M. Anantanarayanan, J.
1. This Writ Appeal instituted by the second respondent in W.P. No. 723 of 1961 before Veeraswami, J., will obviously have to be allowed, in the light of the decision of the Supreme Court in Central Bank of India v. Rajagopalan (1963) 2 L.L.J. 89 which was followed and applied to the facts of W.A. No. 213 of 1962, decided by the Honourable the Chief Justice and my learned brother Ramamurti, J.
2. The facts in the present matter are that the second respondent was an employee of the management of Messrs. S.U.S. Davey Sons, Madras, the writ petitioner before the learned Judge. He was dismissed from service with effect from 21st February, 1959. But, admittedly, the order of dismissal was set aside by the Additional Commissioner for Workmen's Compensation, on an appeal petition filed by the second respondent (the present appellant) under Section 41 of the Madras Shops and Establishments Act. The effect of that, as the learned Judge (Veeraswami, J.) himself states, was undoubtedly as though the order of dismissal did not exist. Subsequently, the management sought to challenge the order of the Commissioner by successively filing a Writ Petition and a Writ Appeal in this Court, both of which proceedings were unsuccessful. The appellant claimed back wages or salary for the period from 21st February, 1959 to 31st October, 1960. He instituted applications in the Labour Court to compute such wages payable to him, as though they constituted a ' benefit' to which the appellant was entitled, under Section 33-C (2) of the Industrial Disputes Act.
3. In making the rule nisi absolute and quashing the order of the Labour Court is so far as it related to the question of the maintainability of the applications filed by this appellant, Veeraswami, J., acted upon the view of the scope of Section 33-C(2) of the Industrial Disputes Act which had been earlier adopted by the learned Judge is W P. No. 193 of 1960 and W.P. No. 273 of 1960. In brief, the view was that the scope of Section 33-C(2) was co-extensive or identical with the scope of Section 33-C(1) of the Act, and that unless the benefit was embodied or formed part of the settlement or award, or it arose under the provisions of Chapter V-A, no application would lie under Section 33-C(2). But it is precisely this view of Section 33-C(2) which has been departed from in the decision of the Supreme Court that we have earlier referred to, and the judgment in Writ Appeal No. 213 of 1962 which follows that decision. Learned Counsel for the respondent-employer does not dispute that the true position at law is that Section 33-C(2) is wider in its scope than Section 33-C(1), so that the Labour Court would have jurisdiction to proceed into the question of the right of the appellant to the back wages claimed, provided the benefit is capable of being computed in terms of money. Learned Counsel for the employer desires, however, to make a reservation in respect of pleas that might be validly urged by him in the Labour Court itself, upon the precise application of the principles of Section 33-C(2) of the Act to the facts of the instant case. That, however, is a matter that does not concern us at the moment, since the applications are pending and therefore the maintainability is manifest, in the light of the principle that we have referred to.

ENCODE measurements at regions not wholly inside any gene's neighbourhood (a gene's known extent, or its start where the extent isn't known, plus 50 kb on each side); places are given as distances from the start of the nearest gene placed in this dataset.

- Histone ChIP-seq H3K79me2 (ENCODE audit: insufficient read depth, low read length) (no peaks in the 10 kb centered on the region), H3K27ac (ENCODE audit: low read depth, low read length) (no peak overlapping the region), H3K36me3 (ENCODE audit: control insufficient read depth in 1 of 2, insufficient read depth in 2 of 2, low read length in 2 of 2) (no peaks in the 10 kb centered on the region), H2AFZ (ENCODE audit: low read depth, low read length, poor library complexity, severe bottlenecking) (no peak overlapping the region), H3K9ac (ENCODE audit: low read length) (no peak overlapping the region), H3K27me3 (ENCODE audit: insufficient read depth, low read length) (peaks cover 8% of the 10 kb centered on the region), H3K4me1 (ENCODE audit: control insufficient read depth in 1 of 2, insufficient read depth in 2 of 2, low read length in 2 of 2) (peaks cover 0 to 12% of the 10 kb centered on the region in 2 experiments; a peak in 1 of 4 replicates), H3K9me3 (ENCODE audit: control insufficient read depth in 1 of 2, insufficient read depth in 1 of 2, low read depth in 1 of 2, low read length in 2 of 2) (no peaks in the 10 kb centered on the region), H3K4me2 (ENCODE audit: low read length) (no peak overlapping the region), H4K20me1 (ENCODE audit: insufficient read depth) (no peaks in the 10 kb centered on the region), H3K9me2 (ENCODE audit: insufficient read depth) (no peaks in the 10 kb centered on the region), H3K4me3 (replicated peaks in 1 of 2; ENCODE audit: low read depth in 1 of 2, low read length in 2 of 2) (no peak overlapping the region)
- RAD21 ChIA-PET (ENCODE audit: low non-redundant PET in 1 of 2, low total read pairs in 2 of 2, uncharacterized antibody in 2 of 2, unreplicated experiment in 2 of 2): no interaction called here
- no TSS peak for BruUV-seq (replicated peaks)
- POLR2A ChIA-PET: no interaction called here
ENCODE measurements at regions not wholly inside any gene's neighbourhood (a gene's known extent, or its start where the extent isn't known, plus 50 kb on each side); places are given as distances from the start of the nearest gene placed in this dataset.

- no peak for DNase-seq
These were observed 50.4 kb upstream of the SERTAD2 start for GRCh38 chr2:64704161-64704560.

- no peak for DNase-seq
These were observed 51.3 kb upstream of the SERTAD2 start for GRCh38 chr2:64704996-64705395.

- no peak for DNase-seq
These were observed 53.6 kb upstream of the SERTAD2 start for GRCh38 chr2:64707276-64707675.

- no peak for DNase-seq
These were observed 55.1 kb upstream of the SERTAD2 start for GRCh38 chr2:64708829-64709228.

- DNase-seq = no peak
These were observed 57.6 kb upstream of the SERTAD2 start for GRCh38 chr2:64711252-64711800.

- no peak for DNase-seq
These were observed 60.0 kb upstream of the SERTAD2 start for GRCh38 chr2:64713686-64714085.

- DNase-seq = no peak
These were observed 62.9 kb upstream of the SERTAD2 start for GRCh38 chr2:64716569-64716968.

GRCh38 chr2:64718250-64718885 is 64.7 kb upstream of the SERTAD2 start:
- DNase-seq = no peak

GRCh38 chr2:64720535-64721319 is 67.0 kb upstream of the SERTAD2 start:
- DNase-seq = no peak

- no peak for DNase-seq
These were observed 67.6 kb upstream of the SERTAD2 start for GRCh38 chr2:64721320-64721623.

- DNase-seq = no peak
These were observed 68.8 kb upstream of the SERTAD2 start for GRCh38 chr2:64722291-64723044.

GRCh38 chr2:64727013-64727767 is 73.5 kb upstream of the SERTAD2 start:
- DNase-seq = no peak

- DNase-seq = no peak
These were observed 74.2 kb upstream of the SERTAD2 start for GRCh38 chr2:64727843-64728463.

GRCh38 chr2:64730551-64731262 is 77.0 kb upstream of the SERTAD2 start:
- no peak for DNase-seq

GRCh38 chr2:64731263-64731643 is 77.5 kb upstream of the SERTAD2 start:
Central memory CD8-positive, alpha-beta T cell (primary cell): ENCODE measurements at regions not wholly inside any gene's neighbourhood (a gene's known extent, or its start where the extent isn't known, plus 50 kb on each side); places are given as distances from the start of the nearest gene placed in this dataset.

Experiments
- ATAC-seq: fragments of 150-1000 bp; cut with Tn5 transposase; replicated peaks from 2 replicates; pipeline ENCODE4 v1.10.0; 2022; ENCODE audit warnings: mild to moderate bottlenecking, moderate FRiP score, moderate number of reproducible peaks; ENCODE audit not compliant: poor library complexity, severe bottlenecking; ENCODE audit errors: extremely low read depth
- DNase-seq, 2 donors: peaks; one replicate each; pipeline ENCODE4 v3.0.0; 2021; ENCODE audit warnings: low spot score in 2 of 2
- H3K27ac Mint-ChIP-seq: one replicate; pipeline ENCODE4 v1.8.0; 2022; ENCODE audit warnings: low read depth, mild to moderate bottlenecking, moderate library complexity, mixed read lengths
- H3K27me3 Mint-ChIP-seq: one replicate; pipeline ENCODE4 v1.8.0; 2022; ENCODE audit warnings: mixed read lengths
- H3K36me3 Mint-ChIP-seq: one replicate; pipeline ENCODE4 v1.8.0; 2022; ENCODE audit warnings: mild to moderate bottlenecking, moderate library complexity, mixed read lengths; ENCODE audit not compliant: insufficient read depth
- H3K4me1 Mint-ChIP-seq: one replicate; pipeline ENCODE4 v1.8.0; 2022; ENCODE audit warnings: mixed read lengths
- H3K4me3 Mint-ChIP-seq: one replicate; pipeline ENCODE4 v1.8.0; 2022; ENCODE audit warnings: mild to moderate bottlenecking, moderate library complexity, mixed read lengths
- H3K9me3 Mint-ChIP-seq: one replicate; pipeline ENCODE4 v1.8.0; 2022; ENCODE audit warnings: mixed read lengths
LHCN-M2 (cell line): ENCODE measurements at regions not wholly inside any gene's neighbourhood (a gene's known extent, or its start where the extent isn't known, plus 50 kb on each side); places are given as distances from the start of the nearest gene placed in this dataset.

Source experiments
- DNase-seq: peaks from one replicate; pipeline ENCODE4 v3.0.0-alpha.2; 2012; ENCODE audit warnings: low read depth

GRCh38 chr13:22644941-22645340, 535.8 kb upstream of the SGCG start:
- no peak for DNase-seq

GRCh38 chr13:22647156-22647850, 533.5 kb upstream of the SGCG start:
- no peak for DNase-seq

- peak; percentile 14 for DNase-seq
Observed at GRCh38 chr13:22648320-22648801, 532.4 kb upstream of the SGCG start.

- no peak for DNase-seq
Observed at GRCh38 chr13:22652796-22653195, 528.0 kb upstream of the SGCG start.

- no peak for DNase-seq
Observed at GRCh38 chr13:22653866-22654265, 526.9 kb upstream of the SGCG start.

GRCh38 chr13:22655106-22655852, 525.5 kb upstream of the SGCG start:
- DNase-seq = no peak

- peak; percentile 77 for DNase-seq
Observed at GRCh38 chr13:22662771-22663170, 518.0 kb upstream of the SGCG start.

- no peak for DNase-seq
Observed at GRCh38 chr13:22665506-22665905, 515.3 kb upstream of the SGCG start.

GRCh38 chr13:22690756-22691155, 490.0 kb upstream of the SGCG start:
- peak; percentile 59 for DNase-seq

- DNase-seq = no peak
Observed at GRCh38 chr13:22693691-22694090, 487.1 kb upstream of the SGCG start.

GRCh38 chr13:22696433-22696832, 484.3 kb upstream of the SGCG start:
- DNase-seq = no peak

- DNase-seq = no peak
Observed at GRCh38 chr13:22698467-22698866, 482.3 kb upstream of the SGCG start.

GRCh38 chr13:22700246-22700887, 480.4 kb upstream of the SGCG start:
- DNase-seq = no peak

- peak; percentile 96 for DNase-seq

4. The Writ Appeal is, accordingly allowed, setting aside the issue of the writ by the learned Judge. The parties will bear their own costs.